Cawthorn responds to cocaine comments controversy
After a week mired in controversy over comments linking fellow Republican lawmakers to cocaine-fueled sex parties, western N.C. 11th District U.S. Rep. Madison Cawthorn issued a statement blaming the media for misconstruing his words.
“Corruption and unethical activities exist in Washington,” Cawthorn tweeted. “It’s an indisputable fact. If you don’t think that’s true, you’ve not witnessed the Swamp.”
Carolina Journal reported Cawthorn was called into “the principal’s office,” where House Minority Leader Kevin McCarthy dressed him down, both in private and in public in front of the media.
Cawthorn did not apologize to his fellow GOP lawmakers for casting aspersions on them and cast himself as a warrior fighting the culture of corruption in Washington. He claimed it was Democrats and the media that made the allegations about cocaine use and orgies, despite the fact he made those claims on video.
Cawthorn complained that others are using his own words to “disparage my Republican colleagues.”
In a video podcast interview, Cawthorn cited “the sexual perversion that goes on in Washington” and said some of his older colleagues had invited him to orgies.
“I mean, being kind of a young guy in Washington, where the average age is probably 60 to 70, and I look at all these people, a lot of them that I’ve looked up to through my life — I’ve always paid attention to politics — then all of a sudden you get invited,” Cawthorn said.
“‘Oh, hey, we’re going to have kind of a sexual get-together at one of our homes. You should come.’ I’m like, ‘What did you just ask me to come to?’ Then you realize they’re asking you to come to an orgy,” Cawthorn said.
“The fact there are some of the people leading on the movement to try and remove addiction in our country, and then you watch them do a key bump of cocaine right in front of you. And you’re like, ‘This is wild.’”
His comments brought condemnation and ridicule from both sides of the aisle.
Rep. Dan Crenshaw, R-Texas, said Cawthorn should “name names” when asked about the remarks. In implicating no individual specifically, Cawthorn created a cloud of suspicion over all congressional Republicans.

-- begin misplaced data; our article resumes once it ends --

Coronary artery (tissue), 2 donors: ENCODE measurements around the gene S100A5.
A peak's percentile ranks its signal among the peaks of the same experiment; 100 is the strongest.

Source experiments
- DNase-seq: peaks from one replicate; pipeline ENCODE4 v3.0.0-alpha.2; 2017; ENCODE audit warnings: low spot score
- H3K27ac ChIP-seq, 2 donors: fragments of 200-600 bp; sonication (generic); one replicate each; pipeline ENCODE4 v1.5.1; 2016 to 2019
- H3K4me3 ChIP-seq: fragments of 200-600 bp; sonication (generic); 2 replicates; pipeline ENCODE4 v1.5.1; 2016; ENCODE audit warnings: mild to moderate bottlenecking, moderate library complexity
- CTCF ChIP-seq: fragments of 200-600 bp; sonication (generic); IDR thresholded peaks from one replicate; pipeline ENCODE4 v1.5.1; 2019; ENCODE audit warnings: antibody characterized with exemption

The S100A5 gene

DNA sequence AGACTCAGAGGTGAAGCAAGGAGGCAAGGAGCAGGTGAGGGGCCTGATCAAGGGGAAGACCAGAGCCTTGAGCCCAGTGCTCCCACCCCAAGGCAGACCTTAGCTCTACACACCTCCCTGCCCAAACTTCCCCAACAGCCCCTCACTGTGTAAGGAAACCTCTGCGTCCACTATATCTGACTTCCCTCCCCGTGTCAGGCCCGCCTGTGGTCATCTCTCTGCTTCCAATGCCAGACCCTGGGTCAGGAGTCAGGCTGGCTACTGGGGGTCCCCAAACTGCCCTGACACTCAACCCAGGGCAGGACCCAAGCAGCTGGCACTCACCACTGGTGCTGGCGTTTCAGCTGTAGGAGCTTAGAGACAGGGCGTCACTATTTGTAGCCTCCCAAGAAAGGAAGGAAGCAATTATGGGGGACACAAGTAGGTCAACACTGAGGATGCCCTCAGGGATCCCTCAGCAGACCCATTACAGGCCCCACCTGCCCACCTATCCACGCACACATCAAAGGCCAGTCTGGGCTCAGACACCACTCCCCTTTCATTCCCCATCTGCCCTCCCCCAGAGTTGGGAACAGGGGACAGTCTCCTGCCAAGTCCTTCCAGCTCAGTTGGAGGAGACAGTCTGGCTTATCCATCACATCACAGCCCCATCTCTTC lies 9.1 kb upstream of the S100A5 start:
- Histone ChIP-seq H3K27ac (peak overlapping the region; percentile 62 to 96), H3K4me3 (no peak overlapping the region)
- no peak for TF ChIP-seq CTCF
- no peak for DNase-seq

“It does paint the picture here that isn’t accurate,” Crenshaw said. “Name names. Let’s see who he hangs out with.”
“I’ve been here a decade, and besides the fact we’re just cruel to each other, at many levels, it’s one of the most boring places,” said Rep. David Schweikert, R-Arizona. “Truly, it’s one of the most banal places you can imagine.”
Rep. Eric Swalwell, D-California, tweeted that voters face a choice between “cocaine or competence” in November.
“My comments on a recent podcast appearance calling out corruption have been used by the left and the media to disparage my Republican colleagues and falsely insinuate their involvement in illicit activities. The culture in Washington is corrupt,” Cawthorn wrote. “Human nature is fallen. Compromising activities occur because when other people can place you in compromising positions, they control you. If you want someone who will throw the entire D.C. swamp into a meltdown because I call out corruption — send me back.”
McCarthy told news media that Cawthorn admitted to embellishing his stories of orgies and cocaine parties.
McCarthy said that Cawthorn lost his trust. Consequences, such as stripping him of committee assignments, were on the table, McCarthy said.
N.C. Sen. Richard Burr called Cawthorn embarrassing. Sen. Thom Tillis endorsed one of Cawthorn’s opponents, state Sen. Chuck Edwards, to replace Cawthorn in the U.S. House. Tillis said it was the first time he has ever endorsed in a primary.
N.C. House Speaker Tim Moore and Senate Leader Phil Berger also held a fundraiser for Edwards this week.
Cawthorn just released a 30-second ad saying “the entire left-wing establishment” was trying to “take him down.”
Cawthorn’s latest controversy was the second that frustrated GOP colleagues in just the last few weeks. After Russian President Vladimir Putin invaded Ukraine, Cawthorn was reported calling the Ukrainian president Volodymyr Zelensky a “thug.”
Cawthorn also recently called House Speaker Nancy Pelosi, who doesn’t drink alcohol, an alcoholic.
Cawthorn still has former President Donald Trump in his corner. Trump has invited Cawthorn to speak at an upcoming Johnston County rally.
Below is Rep. Cawthorn’s statement in full: